External [states]…often come with predefined programmes and they tend to interfere when things do not develop as they would like to see it….Analysis of the security activities of seven major actors in Africa—China, France, Russia, the United Kingdom, the United States, the European Union and the United Nations—shows an increasing use of multilateral approaches, support for the ‘Africanization’ of African security, and the privatization of external security support. These are the main findings of a new SIPRI monograph edited by Olawale Ismail and Elisabeth Sköns and supported by the Open Society Foundation.
Data on Chinese security activities in Africa are difficult to obtain. UN data on peace operations show a strong growth in Chinese contributions to UN peace operations in Africa since 2000. SIPRI data on transfers of major weapons show that China’s arms transfers have focused on a few large deliveries to 2–3 countries at a time (e.g. Namibia, Sudan and Zimbabwe in 2004-2008; and Tanzania, Nigeria and Ghana in 2009–13) and have increased significantly since the early 2000s…. China’s arms sales to some countries, such as the Democratic Republic of the Congo (DRC), Sudan and Zimbabwe, have come under scrutiny from human rights advocacy groups and Western governments…
France has a long-term engagement in African security affairs, especially in the countries it previously colonized.… France still retains significant military capacities in sub-Saharan Africa. It is a major contributor of troops and logistical support for military operations in Africa and a trainer of African military and security forces. Rather than renouncing its role as a key actor in Africa’s security, France has found alternative and more cost-effective ways to remain influential.
Russian security-related activities in sub-Saharan Africa seem to have intensified in recent
years. These include arms transfers, military training, peacekeeping and anti-piracy
operations, and are primarily undertaken in areas that developed strong links with the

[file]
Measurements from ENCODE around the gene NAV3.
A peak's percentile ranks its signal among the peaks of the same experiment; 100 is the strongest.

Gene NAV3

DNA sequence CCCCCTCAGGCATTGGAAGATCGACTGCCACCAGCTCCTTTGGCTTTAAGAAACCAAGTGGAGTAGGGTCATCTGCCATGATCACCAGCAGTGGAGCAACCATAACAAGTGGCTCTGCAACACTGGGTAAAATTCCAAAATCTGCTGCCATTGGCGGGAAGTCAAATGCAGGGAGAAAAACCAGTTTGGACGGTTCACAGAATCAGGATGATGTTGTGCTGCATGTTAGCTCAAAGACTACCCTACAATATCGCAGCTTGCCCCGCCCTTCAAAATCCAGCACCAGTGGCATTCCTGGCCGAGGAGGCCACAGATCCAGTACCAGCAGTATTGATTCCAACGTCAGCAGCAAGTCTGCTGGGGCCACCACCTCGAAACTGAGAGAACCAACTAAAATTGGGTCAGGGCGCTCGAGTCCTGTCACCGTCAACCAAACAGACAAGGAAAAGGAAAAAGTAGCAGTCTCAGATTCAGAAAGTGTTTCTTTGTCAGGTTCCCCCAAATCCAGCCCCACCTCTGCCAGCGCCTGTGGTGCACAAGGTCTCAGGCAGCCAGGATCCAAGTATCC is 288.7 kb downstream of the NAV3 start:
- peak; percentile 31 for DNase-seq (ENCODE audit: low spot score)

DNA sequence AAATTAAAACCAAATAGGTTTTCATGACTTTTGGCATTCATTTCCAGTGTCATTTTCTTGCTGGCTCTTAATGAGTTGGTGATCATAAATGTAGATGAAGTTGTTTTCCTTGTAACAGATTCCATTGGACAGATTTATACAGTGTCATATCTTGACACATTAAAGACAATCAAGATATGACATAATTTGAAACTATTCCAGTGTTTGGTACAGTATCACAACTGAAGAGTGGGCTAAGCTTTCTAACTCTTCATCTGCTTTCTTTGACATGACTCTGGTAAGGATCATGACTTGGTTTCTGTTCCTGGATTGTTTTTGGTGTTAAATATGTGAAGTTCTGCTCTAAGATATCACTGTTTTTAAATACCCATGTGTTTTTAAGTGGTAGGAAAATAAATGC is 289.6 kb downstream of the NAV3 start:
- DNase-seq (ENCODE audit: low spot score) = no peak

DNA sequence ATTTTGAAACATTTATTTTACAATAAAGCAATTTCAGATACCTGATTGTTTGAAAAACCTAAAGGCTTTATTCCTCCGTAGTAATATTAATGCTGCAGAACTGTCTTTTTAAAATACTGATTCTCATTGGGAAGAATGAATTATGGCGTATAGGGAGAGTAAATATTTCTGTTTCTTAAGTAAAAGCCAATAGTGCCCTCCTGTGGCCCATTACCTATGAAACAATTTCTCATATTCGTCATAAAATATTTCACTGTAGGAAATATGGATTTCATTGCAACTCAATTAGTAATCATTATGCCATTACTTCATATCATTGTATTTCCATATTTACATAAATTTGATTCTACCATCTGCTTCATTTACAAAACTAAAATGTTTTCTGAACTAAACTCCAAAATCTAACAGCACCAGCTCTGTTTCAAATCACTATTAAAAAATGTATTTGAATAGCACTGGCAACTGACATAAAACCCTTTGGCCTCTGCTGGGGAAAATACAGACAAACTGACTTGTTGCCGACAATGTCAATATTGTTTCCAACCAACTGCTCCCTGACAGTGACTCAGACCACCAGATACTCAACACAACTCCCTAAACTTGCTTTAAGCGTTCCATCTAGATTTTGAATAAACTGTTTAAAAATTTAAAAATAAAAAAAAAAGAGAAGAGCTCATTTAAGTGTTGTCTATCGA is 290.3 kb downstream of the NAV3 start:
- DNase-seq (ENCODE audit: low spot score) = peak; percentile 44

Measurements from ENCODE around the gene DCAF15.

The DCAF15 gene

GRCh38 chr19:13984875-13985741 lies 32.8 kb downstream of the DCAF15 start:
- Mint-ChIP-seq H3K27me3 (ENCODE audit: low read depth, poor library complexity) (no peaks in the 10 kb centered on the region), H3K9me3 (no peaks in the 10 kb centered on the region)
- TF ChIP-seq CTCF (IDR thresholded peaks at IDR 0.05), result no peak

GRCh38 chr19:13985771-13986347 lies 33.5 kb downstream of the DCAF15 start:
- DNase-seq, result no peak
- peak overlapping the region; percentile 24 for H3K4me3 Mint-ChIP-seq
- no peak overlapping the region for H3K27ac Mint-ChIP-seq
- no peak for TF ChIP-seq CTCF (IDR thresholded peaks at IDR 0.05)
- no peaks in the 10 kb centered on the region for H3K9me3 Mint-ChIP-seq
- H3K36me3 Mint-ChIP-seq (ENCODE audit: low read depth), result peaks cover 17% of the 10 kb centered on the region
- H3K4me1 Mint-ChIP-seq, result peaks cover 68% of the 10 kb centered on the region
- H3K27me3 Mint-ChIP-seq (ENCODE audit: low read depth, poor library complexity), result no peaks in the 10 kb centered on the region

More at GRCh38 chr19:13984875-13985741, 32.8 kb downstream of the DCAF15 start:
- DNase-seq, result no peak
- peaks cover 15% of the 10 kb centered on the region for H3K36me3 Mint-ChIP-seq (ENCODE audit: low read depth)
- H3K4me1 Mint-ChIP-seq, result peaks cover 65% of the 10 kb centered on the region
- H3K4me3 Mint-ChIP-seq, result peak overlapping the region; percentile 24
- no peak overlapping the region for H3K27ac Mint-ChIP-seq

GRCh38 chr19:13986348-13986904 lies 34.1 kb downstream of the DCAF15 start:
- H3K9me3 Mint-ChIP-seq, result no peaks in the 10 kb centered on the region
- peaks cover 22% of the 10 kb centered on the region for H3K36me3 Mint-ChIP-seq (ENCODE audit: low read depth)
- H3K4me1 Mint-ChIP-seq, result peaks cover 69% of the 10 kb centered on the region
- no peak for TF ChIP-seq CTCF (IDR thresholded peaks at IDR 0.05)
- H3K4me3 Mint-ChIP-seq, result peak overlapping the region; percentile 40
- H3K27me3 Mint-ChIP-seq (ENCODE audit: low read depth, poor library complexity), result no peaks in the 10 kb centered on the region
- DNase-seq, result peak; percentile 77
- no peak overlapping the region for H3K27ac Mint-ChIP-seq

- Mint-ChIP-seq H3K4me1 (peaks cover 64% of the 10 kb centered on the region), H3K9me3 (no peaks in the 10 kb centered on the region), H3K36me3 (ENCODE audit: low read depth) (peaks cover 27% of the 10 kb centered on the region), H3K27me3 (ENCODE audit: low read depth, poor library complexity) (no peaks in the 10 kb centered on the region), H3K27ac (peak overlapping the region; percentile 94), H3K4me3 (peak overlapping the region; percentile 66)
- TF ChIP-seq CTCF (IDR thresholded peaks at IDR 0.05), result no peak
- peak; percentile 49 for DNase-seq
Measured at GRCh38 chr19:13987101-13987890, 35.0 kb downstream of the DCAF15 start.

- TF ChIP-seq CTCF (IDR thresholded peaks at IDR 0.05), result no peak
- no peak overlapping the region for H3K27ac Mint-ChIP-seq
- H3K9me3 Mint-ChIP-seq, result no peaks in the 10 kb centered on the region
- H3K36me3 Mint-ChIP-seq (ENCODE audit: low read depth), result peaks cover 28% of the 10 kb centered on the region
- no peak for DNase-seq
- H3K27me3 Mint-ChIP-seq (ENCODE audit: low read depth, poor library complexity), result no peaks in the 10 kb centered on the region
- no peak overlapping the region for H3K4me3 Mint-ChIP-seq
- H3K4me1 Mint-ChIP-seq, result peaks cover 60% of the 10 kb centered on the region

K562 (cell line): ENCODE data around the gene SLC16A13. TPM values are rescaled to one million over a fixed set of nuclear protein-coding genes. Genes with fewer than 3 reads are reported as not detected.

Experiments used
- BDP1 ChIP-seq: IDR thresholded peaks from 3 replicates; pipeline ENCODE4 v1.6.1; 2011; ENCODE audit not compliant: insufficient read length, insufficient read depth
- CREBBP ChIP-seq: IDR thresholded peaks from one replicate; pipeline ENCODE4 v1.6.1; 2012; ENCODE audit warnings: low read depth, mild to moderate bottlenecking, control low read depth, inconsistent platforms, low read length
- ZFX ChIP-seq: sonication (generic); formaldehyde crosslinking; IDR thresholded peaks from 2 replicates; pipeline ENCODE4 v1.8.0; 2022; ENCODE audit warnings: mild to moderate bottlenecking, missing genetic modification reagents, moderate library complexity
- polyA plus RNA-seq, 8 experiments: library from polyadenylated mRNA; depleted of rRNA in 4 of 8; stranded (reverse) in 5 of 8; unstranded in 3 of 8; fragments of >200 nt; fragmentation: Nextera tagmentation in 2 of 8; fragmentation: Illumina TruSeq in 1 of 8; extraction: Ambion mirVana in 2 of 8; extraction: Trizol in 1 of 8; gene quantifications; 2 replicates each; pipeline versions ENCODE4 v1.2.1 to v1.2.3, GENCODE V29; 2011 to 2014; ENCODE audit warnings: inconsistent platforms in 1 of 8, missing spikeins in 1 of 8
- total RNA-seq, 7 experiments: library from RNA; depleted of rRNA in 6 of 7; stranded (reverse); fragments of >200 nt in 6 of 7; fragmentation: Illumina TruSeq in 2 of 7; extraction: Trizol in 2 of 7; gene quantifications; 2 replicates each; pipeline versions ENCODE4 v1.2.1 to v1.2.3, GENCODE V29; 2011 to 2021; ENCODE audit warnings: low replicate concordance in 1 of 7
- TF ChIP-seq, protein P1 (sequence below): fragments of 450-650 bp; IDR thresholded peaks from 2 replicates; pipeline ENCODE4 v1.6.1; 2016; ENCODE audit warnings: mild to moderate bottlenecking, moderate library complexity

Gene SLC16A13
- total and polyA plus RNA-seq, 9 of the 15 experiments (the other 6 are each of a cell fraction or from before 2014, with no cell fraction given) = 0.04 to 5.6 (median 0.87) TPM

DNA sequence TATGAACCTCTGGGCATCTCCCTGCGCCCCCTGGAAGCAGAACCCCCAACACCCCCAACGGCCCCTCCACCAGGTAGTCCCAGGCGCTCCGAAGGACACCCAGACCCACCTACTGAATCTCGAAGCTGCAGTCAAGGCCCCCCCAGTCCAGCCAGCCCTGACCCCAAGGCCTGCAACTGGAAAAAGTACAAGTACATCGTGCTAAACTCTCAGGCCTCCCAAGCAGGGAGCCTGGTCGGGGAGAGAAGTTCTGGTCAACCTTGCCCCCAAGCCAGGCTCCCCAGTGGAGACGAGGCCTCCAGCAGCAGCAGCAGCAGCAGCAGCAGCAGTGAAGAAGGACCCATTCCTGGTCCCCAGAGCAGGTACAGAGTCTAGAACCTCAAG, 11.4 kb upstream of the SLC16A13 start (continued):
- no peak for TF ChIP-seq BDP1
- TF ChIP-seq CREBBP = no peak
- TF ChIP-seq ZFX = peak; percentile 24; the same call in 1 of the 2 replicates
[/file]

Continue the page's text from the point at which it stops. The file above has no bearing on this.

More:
Soviet Union in the 1970s and 1980s (i.e. the Horn of Africa and southern Africa).
However, there are also signs of intensified security relations with states across subSaharan Africa that have relations with Russian firms involved in mineral exploration and
exploitation. Russia is the largest supplier of major weapons to sub-Saharan Africa apart from South Africa, accounting for 30 per cent of the total in 2009-2013.
British security activities in Africa have been placed within a security and development framework and pursued at arms length: the UK has provided training for African forces and support for security sector reform (SSR) and peacebuilding efforts, while committing few troops to peace operations. The main exception to direct British military involvement in Africa during the 2000s is the UK’s bilateral intervention in Sierra Leone in 2000, which involved a total of 2500 British troops, backed by a naval force. The UK has also participated in EU NAVFOR, the
multilateral anti-piracy operation that was launched under the auspices of the EU in 2008.
While the SSR agenda is relatively new, British involvement in training African armed
forces has been ongoing since the colonial era.
US policies have included the initiation of counter-terrorism programmes in east Africa and the Sahel in 2001 and of maritime security programmes in east and west Africa during the 2000s; the establishment of a military base in Djibouti in 2002 and the gradual implementation since the early 2000s of a basing system providing access to African military facilities. The increased US strategic view of Africa is reflected in the establishment in 2008 of AFRICOM, a separate unified military command for Africa,…
Excerpts from SECURITY ACTIVITIES OF EXTERNAL ACTORS IN AFRICA, Stockholm International Peace Research Institute (SIPRI), Nov. 25, 2014